I’ve suffered from this my entire life. The desire to make anyone and everyone happy. Whether that is in my personal life or business life, I’ve gotten myself in a lot of trouble because I want to make those around me happy. Today I was able to have a much-needed come to Jesus moment with a few close friends and with myself. This brings me to the deeper question of what it really means to say “no.” I’m horrible at this. However, what makes a good leader and an even better boss is being able to say no. I did some soul searching and wrote down a few things I observed about saying no and how I can be better at setting personal and professional boundaries.
- A question is simply a question, not an obligation.
- Just because someone, maybe someone of significant importance to you, presents a question; doesn’t mean you are obligated to say yes. Saying no even when it’s uncomfortable shows that you’re taking steps to create boundaries.
- It’s not personal.
- So many times I think that if I say no to someone they are going to take it personally. No doesn’t mean you’re saying no to the person. You’re simply saying no to the situation.
- People Pleasing sets unrealistic expectations.
- If you’re in a situation where you’re always the “yes man” this creates a cycle of unrealistic expectations not only in your business life but personal life as well. Add money into the mix of this one and you’re destined for a horrible meltdown at some point.
- People Pleasing will take you down.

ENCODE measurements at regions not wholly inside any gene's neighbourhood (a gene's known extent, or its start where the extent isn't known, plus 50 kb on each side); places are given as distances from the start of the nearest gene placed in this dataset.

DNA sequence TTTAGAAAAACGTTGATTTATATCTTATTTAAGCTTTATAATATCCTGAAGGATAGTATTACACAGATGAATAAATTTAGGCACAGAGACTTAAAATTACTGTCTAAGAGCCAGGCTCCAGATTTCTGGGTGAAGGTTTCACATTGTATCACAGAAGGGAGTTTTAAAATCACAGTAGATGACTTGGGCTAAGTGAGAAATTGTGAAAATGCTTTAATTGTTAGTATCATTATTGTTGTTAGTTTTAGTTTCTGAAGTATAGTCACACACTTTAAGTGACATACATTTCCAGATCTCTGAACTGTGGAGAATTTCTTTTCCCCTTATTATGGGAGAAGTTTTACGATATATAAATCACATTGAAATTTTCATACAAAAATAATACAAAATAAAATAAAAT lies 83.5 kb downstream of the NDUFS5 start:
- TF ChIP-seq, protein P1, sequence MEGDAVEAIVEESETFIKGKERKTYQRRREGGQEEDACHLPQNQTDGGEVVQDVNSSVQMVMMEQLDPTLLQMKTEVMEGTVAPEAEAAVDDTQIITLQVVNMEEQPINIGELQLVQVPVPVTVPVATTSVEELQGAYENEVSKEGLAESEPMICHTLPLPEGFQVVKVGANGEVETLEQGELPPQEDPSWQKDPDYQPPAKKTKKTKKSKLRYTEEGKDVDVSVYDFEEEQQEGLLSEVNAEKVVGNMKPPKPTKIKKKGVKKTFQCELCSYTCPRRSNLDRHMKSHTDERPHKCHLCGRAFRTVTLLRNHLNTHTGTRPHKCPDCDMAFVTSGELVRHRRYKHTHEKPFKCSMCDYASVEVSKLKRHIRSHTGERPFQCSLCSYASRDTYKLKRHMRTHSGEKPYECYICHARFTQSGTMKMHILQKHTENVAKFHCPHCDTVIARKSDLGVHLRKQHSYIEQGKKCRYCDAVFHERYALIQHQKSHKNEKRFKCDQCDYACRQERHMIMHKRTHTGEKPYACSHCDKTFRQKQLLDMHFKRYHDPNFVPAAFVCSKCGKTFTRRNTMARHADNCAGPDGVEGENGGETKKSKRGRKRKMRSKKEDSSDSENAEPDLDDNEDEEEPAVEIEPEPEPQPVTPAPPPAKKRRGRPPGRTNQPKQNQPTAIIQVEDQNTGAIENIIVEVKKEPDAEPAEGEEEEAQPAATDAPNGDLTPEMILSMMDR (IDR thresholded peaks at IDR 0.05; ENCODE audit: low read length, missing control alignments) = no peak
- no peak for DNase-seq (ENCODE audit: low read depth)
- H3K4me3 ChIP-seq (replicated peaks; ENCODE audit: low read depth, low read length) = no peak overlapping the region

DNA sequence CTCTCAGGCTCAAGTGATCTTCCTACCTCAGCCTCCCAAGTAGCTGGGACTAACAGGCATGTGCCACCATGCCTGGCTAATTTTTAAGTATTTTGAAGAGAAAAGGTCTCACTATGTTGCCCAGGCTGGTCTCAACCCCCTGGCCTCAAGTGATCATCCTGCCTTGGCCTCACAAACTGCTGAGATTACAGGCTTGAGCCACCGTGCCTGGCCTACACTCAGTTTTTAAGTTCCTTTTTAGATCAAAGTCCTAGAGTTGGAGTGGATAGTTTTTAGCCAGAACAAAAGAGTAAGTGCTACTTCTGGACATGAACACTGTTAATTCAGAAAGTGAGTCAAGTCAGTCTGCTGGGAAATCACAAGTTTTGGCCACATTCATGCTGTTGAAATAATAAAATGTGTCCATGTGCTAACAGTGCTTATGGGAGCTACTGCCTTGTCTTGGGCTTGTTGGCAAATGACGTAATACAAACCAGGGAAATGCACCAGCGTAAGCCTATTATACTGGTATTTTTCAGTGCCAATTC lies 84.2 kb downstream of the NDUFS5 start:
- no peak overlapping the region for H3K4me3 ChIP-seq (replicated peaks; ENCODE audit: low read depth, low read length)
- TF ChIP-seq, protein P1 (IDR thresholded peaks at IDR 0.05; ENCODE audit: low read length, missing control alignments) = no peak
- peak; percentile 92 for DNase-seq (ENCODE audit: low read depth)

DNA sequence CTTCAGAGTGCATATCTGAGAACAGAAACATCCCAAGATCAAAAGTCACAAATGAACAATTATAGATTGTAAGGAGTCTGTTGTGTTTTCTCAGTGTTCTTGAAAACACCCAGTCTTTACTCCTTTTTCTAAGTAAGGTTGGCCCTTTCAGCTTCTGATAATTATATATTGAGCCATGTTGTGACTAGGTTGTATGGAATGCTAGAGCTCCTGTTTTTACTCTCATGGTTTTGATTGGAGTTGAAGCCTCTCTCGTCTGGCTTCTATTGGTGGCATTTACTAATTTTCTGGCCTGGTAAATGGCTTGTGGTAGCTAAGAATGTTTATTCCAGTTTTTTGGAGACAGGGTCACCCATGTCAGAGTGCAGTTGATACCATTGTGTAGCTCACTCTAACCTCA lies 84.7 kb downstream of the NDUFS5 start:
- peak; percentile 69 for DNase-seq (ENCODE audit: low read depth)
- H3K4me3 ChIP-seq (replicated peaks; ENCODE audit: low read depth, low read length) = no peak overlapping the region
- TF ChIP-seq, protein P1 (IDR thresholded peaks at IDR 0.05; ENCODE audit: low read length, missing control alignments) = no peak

- Let me balance this by saying, people pleasing isn’t hospitality. It’s the abnormal desire to always say yes, always be available, and always be the one to turn to – but none of this in a good way. Over time people pleasing creates passive aggressive tendencies, reduces the ability to enjoy people and activities, and lastly creates burnout. I realized in most of my people pleasing that I was forgetting about the most important person, and that’s myself.
Taking care of yourself is essential. In your personal life and business life, people are expecting you to be the best you there is. It’s hard to take care of yourself if you’re always on for other people. So how do you combat this? I’ve taken a few steps this year to get my people pleasing under control. Here are a few things I’m doing that might help:
- Turn everything off.
- I’ve started segmenting my time. At the office my phone and all social media stays off for a period of time, then once I complete x, y, z, I take a break. The most important example of this is my mornings. I like having time to myself in the morning. This means I’ve had to get up earlier and I don’t even look at my phone until about 8A each morning. By waking up around 6A(ish) this gives me a solid two hours to read, reflect, and invest in myself before I start the day.
- Email isn’t everything. Communication is.
- If you’re like me and work in an environment that requires constant communication, it can be hard to not instantly respond. I’ve found that making you schedule clear to your friends and clients is essential. For example, I’ve started a series of “days” at the office. Design days, communication days, fun days, etc… If we’re having a design day, I’ll simply post an away message on my email informing everyone what’s going on. It’s simple. Clearer communication.
- Forget social media.
- My life and about half my income is dedicated to social media, so it’s impossible to actually forget. However, if you’re wanting to be productive and get things done, limiting social time is essential. Social media creates fragment in our leisure/productive balance. I was getting to the point where I’d check twitter while I waited for a browser to load, next thing you know, 10 minutes later, I finally managed to get back on task. These fragments add up and you’re ability to achieve deep work dwindles.
Wishing everyone a Happy Monday! Thanks for following along on this journey to be come more productive and produce more work that matters.